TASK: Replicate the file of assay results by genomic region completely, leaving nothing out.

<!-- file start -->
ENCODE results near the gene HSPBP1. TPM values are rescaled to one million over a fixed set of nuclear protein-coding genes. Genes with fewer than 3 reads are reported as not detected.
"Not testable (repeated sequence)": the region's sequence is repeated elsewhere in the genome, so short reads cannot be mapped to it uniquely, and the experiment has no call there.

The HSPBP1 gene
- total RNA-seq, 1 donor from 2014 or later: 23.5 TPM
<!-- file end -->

ENCODE results near the gene HSPBP1. TPM values are rescaled to one million over a fixed set of nuclear protein-coding genes. Genes with fewer than 3 reads are reported as not detected.
"Not testable (repeated sequence)": the region's sequence is repeated elsewhere in the genome, so short reads cannot be mapped to it uniquely, and the experiment has no call there.

The HSPBP1 gene
- total RNA-seq, 1 donor from 2014 or later: 23.5 TPM